Finally, there is an appellate decision, Zeran v. America Online, which takes an expansive view of this protective provision. In this case, Zeran sued AOL arguing that AOL unreasonably delayed in removing defamatory messages posted by an unidentified third party, refused to post retractions of those messages, and failed to screen for similar postings after the first one. The court rejected Zeran's technical legal arguments and refused to hold AOL liable holding that "[s]ection 230 ... plainly immunizes computer service providers like AOL from liability for information that originates with third parties."
Although this is only one decision by one appellate court, which doesn't necessarily serve as a binding precedent for other appellate courts, it's a big first step. The significance is that now ISPs can begin to get more aggressive about eliminating clearly illegal child porn without fear of it backfiring in other contexts like a future defamation lawsuit.
In a meeting that I had with Douglas Rehman, a special agent with the Florida Department of Law Enforcement and Thomas Sadaka, an assistant statewide prosecutor, they made it clear that they want to work closely and in a non-adversarial fashion with ISPs to eliminate clearly illegal child porn from the Internet. The Zeran decision puts ISPs in a better position to do this.
Now, having said all this about blocking, another issue is whether blocking will help the problem anyway. Blocking sounds noble, but some argue that it won't help. They contend that it would be easy for the purveyors of child porn to move their pictures to another, more innocuously named newsgroup. ISPs would then be in the position of always chasing the child porn.
More hideously, what if the child pornographers started using legitimate newsgroups like alt.books.reviews or sci.med.physics. Trust me when I say that it wouldn't take long for the interested to learn where the child porn has moved. Where would the blocking end? How much screening will ISPs be forced to do? These are questions without any reasonably certain answers.
Computer-Generated Child Porn
Computers have created a devious new type of child porn; child porn without the child. With imagery generated by commonly available software, people can create images of child porn without taking a picture of a child.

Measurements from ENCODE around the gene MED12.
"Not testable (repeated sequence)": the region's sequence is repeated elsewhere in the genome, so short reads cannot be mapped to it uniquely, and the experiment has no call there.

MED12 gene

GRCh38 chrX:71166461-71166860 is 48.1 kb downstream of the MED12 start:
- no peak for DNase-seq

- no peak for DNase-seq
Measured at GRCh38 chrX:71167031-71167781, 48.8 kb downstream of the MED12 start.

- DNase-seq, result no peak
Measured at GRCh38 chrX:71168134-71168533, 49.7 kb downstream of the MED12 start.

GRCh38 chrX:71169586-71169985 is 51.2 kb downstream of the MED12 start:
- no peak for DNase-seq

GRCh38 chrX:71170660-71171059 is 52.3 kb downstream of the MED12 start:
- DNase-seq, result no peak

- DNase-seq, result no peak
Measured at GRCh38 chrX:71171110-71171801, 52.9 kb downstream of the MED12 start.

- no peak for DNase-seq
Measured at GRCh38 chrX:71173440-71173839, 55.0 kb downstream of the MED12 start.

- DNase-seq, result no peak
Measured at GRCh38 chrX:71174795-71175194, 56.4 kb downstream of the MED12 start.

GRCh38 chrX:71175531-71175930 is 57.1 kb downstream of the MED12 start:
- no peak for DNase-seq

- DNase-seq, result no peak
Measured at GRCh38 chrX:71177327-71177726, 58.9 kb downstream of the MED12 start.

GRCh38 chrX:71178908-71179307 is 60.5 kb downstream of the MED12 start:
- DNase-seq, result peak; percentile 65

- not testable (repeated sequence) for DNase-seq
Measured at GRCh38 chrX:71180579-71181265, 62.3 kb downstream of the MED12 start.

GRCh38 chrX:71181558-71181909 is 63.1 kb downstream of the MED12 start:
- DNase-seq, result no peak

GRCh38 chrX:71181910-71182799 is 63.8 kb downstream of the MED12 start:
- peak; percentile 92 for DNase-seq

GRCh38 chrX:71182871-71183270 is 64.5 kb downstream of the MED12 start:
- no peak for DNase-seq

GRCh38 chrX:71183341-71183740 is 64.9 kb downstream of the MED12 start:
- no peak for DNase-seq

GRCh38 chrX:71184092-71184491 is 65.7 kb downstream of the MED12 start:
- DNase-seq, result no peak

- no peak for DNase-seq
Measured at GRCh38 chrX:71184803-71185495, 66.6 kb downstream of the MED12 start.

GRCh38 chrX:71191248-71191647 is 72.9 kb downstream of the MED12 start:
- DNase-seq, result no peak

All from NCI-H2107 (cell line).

Congress attempted to close this loophole in 1996 by passing a law, which according to a U.S. District Court, "was enacted specifically to combat the use of computer technology to produce pornography which conveys the impression that children were used in the photographs or images."
This District Court heard numerous arguments about the law being overbroad, vague and otherwise unconstitutional. The court rejected all these arguments and held this statute to be constitutional. This case was an early and successful test of this 1996 statute.
Law Slowly Catching Up
The recent advent of home computers and the on-line availability of child pornography has left law enforcement way behind as it has tried to cope with the problem of kiddie porn. New laws, like the computer-generated porn law, have been passed and law enforcement personnel are slowly learning about the problem. These are good steps, but small ones.
The problem is real and rampant. The solutions are neither obvious nor easy unless we want to trample over the First Amendment. Solutions need to be narrowly aimed at clearly illegal and morally reprehensible, obscene material. This isn't easy because of the sheer volume of the information that's available over the Net. Also remember that much of the illegal kiddie porn originates from outside this country. This makes enforcement that much more difficult.
This is a tough one for those of us who want the Net to be absolutely free of government intrusion and a place where free expression reigns. Still, kiddie porn is just something that we can't tolerate.
The First Amendment says that "Congress shall make no law . . . abridging the freedom of speech, or of the press." As distasteful as it is for those who take the First Amendment literally, they're going to have to bite the bullet on this one and acknowledge that there are limits. The kiddie porn on the Net is over that limit and we need to develop ways to eliminate it. ISPs need to be part of the team along with law enforcement. From what I can gather, they're ready and willing.